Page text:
“Rituals are formulas by which harmony is restored.” Terry Tempest Williams

Wisdom can be found in unlikely spaces. Since Juliette came to us, the world that doesn’t know about Down syndrome assumes she’s different. They have lower expectations and assume she will have less to contribute. In fact, I’ve discovered that she’s often the smartest person in the room.

I walk in the door, thirty seconds behind Colleen. My wife needs her moments with Juliette before she sees me. But my granddaughter knows the drill. “Grandpa?”

She leans over the safety gate in the kitchen and screams my name when she sees me. Colleen unlocks the gate and and Juliette runs to me,  jumping into my arms. I toss her in the air again and again as she laughs. I hug her close. “How are you, baby?”

She touches her nose. “Me!” That’s our code word for dancing to Michael Bublé. I call to Alexa and she spins up Save the Last Dance for Me. I sing to her. We spin and twirl. I dip her upside down at the end of each verse. She makes a dancer’s movement with her fingers and puts a palm on her nose as the chorus comes around.

When the song concludes, she giggles and intones, “Down.” My granddaughter grabs my index finger with a tiny paw. “Come on,” she says.

Juliette pulls me to her play room. The plastic box with with two dozen tiny rubber animals is open. “Sit,” she commands.

For the next hour, she picks up the animals, one by one, announcing their color as she puts them into my open hands. “Red, Blue, Purple, Lell0w..” Her pronunciation is still rough, but her understanding of the pigments is perfect. When my hands overflow, I split them in the middle and let the figures drop like stones back into their box. She laughs and keeps going.

When she is satiated by the activity, she raises a hand. “Stop Please.” It’s time for the book. Out comes The Mystery Bug Collection. She and Hudson are the stars of my little tome about hand-washing, mask wearing and distancing. She plops into my lap, flipping the pages as I read, punctuating the end of each paragraph with the one word she knows. “Sneeze. Knees. Said. Head. Mother. Brother.” She has moved from one to two syllables. In time, the sentences will come.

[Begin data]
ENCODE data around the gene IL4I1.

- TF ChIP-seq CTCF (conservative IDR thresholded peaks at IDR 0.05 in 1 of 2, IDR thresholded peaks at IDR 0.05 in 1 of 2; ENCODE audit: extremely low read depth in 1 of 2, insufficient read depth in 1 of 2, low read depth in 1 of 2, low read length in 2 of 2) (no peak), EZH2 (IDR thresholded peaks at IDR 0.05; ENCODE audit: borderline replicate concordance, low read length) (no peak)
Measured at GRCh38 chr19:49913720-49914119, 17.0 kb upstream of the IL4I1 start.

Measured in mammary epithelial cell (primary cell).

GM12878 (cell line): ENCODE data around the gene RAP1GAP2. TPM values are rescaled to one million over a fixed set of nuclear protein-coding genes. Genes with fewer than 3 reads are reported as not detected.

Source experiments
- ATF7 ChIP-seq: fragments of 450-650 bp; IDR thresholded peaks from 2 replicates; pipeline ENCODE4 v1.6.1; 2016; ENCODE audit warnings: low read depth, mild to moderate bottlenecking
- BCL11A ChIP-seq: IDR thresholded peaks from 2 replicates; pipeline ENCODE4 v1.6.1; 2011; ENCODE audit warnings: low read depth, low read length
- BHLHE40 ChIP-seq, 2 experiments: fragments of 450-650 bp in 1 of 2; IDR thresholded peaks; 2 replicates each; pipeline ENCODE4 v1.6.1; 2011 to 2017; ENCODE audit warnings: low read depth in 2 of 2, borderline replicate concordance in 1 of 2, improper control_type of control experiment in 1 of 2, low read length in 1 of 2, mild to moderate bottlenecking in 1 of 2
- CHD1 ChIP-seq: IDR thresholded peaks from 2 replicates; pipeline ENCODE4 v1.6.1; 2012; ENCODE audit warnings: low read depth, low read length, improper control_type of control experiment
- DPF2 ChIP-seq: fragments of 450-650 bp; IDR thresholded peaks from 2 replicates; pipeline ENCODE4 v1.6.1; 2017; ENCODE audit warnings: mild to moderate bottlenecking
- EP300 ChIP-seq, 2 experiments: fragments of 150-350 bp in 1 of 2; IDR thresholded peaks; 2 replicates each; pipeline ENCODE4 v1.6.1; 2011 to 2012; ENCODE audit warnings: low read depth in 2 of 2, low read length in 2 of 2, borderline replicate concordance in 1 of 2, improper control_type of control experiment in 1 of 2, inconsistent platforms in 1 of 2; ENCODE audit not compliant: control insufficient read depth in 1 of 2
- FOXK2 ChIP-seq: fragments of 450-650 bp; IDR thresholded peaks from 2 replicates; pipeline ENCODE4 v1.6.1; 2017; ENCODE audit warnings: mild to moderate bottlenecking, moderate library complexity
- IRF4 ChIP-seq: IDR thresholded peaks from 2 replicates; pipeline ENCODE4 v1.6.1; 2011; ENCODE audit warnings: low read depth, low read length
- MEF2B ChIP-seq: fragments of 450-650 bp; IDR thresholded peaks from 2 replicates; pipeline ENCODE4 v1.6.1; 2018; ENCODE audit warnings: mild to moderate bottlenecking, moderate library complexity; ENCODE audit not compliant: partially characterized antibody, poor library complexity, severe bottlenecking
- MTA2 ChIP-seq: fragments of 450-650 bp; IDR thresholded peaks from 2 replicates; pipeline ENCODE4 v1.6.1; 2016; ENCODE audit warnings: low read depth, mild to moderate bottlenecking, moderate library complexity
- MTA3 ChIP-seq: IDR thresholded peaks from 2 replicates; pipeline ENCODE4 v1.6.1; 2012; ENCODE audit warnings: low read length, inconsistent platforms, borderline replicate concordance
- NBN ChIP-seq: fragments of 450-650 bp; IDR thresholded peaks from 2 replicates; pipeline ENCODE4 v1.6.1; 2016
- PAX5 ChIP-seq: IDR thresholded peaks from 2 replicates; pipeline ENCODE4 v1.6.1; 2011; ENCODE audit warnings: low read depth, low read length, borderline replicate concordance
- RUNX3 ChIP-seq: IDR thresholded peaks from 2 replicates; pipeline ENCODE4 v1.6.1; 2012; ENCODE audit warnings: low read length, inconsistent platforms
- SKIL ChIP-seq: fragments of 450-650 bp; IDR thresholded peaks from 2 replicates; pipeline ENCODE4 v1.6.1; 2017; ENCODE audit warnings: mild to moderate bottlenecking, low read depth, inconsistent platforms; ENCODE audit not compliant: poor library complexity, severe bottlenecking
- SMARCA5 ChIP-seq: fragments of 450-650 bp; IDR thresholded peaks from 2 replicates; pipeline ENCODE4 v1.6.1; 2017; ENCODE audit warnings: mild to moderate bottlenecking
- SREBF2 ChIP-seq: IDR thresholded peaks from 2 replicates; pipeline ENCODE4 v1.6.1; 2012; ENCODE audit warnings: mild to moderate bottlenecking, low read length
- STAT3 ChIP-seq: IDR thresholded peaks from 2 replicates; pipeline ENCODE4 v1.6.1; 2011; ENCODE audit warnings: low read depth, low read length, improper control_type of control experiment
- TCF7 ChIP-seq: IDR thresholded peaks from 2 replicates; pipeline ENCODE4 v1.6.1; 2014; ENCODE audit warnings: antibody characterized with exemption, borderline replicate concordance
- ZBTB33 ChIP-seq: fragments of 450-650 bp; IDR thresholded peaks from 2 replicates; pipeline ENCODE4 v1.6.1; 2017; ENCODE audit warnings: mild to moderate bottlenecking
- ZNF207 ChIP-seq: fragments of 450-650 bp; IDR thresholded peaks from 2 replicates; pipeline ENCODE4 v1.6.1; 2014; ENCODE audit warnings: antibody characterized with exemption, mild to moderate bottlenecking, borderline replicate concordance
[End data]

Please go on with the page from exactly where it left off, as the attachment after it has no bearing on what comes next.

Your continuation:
Out in the living room, her parents are downloading the day’s activities as Colleen listens. The world is full of fear and uncertainty. You can cut the tension out there with a knife. We are grateful that our family has not been directly impacted by Covid. Everyone still has rewarding jobs. We are healthy. And yet, we worry.

But not Juliette.

The noted feminist and author, E. M. Broner wrote, “Ritual lulls our fear of disorder with the certainty of order.”

I think about this when the alarm goes off and I pull on my workout clothes, heading outside for an hour’s walk. It’s on my mind as I struggle with finding fifteen hundred good words to tack on to my latest story each day. I celebrate it every Wednesday when, at 5 p.m. sharp, I let everything go and concentrate on another date night with my beautiful wife.

For Juliette, there isn’t this inner struggle. She can’t comprehend the bigger picture that constantly fires frightening messages at us. She lives her rituals. All she cares about is working on her basics; the feeling of joy as the music washes over her when we dance, the mindful lifting of each small toy and the simple, binary satisfaction of connecting a word with a color. The rubbing movement of her tiny palms when she sees the page in our book where the pictures of proper hand-washing are displayed.

“Focus on the rituals that move you forward Grandpa,” she seems to say as I rock her to sleep. You may have to adjust when the world throws you curve balls. But the fundamental connection between goals and the activities that make them real can still prevail.

She fights the fatigue. There’s so much she still wants to do. “Couch,” she murmurs. Juliette knows that everyone else is still in the living room, laughing and talking. She wants to be part of it. But the gentle rhythm of the rocking chair, the warmth of my arms around her, and the humidity of my breath as I whisper, “I love you,” is another ritual that calms Juliette until sleep overtakes her.

“Secret,” she whispers, a smile creasing her face as her eyes flutter closed.

I nuzzle her nose and put my ear close to her mouth so she can tell me what her secret is. Juliette smiles and quietly says. “Ice Cream!”